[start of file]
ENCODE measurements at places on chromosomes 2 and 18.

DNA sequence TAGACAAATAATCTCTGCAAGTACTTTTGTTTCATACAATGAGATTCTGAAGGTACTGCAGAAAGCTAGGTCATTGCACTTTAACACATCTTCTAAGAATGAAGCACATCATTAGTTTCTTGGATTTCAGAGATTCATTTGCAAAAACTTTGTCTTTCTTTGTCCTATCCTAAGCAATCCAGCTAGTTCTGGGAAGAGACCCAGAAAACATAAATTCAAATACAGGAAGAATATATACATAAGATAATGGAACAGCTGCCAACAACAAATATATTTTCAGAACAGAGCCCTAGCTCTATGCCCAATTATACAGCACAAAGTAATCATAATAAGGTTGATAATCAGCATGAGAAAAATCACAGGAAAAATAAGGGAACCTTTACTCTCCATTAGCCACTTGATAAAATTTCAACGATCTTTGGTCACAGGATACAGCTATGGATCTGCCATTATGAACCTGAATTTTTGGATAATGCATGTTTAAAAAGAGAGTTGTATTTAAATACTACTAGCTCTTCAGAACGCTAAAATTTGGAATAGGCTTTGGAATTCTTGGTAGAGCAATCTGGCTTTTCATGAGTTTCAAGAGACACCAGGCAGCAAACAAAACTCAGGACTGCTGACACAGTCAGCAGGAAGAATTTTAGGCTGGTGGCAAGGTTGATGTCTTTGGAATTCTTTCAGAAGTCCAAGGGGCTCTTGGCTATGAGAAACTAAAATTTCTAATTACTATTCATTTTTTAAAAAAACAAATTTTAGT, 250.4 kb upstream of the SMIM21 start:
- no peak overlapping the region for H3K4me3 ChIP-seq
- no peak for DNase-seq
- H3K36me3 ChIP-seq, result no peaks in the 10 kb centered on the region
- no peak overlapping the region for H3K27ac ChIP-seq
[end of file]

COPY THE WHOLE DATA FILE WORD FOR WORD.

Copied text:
ENCODE measurements at places on chromosomes 2 and 18.

DNA sequence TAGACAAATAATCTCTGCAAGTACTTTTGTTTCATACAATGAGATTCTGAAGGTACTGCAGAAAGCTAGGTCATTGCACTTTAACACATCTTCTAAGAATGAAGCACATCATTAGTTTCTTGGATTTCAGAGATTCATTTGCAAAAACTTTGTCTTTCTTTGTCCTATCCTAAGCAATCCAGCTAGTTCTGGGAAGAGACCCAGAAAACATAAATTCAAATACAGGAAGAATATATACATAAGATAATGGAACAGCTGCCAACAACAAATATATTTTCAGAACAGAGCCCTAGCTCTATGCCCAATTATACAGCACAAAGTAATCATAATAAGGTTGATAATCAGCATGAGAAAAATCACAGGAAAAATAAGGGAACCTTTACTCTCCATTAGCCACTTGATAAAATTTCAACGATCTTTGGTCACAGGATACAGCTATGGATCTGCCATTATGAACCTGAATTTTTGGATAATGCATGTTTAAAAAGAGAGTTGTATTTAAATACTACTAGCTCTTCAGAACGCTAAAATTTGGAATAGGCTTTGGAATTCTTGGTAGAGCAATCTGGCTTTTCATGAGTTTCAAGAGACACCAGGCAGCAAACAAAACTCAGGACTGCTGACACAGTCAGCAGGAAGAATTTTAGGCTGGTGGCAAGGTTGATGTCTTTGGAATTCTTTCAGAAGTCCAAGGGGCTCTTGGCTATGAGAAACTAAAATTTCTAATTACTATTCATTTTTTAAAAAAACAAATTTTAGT, 250.4 kb upstream of the SMIM21 start:
- no peak overlapping the region for H3K4me3 ChIP-seq
- no peak for DNase-seq
- H3K36me3 ChIP-seq, result no peaks in the 10 kb centered on the region
- no peak overlapping the region for H3K27ac ChIP-seq